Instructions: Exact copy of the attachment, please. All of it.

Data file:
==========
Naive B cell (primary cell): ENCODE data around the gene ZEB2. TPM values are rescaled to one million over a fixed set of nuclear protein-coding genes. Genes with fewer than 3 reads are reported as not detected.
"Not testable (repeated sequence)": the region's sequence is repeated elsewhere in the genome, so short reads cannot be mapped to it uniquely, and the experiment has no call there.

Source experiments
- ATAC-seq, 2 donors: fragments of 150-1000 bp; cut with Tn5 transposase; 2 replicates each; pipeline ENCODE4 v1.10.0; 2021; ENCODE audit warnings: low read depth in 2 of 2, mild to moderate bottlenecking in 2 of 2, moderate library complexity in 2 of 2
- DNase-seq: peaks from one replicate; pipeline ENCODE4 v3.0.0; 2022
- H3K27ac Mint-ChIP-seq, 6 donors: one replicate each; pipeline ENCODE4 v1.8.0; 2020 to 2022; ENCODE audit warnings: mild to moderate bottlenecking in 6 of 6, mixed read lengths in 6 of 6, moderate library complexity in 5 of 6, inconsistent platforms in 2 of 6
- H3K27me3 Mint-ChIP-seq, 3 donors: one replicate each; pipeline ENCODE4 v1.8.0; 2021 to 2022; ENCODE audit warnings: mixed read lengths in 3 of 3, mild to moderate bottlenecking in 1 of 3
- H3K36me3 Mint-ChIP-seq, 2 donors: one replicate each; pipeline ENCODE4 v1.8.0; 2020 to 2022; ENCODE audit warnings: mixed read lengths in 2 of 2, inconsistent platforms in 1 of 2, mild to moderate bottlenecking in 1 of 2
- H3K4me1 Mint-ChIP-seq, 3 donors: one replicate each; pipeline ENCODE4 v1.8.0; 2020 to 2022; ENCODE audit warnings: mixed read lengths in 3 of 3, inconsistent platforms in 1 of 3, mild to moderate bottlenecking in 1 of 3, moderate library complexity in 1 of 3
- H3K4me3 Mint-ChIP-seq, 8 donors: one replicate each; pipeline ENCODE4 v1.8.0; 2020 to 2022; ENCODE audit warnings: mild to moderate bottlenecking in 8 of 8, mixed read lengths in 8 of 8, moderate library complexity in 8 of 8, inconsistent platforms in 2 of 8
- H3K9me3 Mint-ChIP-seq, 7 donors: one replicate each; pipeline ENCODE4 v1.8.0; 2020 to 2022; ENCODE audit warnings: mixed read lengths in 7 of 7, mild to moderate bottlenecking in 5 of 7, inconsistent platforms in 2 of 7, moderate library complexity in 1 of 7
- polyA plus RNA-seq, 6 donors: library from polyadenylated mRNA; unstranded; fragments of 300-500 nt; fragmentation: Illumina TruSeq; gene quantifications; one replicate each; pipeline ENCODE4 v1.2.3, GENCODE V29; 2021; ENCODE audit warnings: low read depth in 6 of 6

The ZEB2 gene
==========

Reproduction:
Naive B cell (primary cell): ENCODE data around the gene ZEB2. TPM values are rescaled to one million over a fixed set of nuclear protein-coding genes. Genes with fewer than 3 reads are reported as not detected.
"Not testable (repeated sequence)": the region's sequence is repeated elsewhere in the genome, so short reads cannot be mapped to it uniquely, and the experiment has no call there.

Source experiments
- ATAC-seq, 2 donors: fragments of 150-1000 bp; cut with Tn5 transposase; 2 replicates each; pipeline ENCODE4 v1.10.0; 2021; ENCODE audit warnings: low read depth in 2 of 2, mild to moderate bottlenecking in 2 of 2, moderate library complexity in 2 of 2
- DNase-seq: peaks from one replicate; pipeline ENCODE4 v3.0.0; 2022
- H3K27ac Mint-ChIP-seq, 6 donors: one replicate each; pipeline ENCODE4 v1.8.0; 2020 to 2022; ENCODE audit warnings: mild to moderate bottlenecking in 6 of 6, mixed read lengths in 6 of 6, moderate library complexity in 5 of 6, inconsistent platforms in 2 of 6
- H3K27me3 Mint-ChIP-seq, 3 donors: one replicate each; pipeline ENCODE4 v1.8.0; 2021 to 2022; ENCODE audit warnings: mixed read lengths in 3 of 3, mild to moderate bottlenecking in 1 of 3
- H3K36me3 Mint-ChIP-seq, 2 donors: one replicate each; pipeline ENCODE4 v1.8.0; 2020 to 2022; ENCODE audit warnings: mixed read lengths in 2 of 2, inconsistent platforms in 1 of 2, mild to moderate bottlenecking in 1 of 2
- H3K4me1 Mint-ChIP-seq, 3 donors: one replicate each; pipeline ENCODE4 v1.8.0; 2020 to 2022; ENCODE audit warnings: mixed read lengths in 3 of 3, inconsistent platforms in 1 of 3, mild to moderate bottlenecking in 1 of 3, moderate library complexity in 1 of 3
- H3K4me3 Mint-ChIP-seq, 8 donors: one replicate each; pipeline ENCODE4 v1.8.0; 2020 to 2022; ENCODE audit warnings: mild to moderate bottlenecking in 8 of 8, mixed read lengths in 8 of 8, moderate library complexity in 8 of 8, inconsistent platforms in 2 of 8
- H3K9me3 Mint-ChIP-seq, 7 donors: one replicate each; pipeline ENCODE4 v1.8.0; 2020 to 2022; ENCODE audit warnings: mixed read lengths in 7 of 7, mild to moderate bottlenecking in 5 of 7, inconsistent platforms in 2 of 7, moderate library complexity in 1 of 7
- polyA plus RNA-seq, 6 donors: library from polyadenylated mRNA; unstranded; fragments of 300-500 nt; fragmentation: Illumina TruSeq; gene quantifications; one replicate each; pipeline ENCODE4 v1.2.3, GENCODE V29; 2021; ENCODE audit warnings: low read depth in 6 of 6

The ZEB2 gene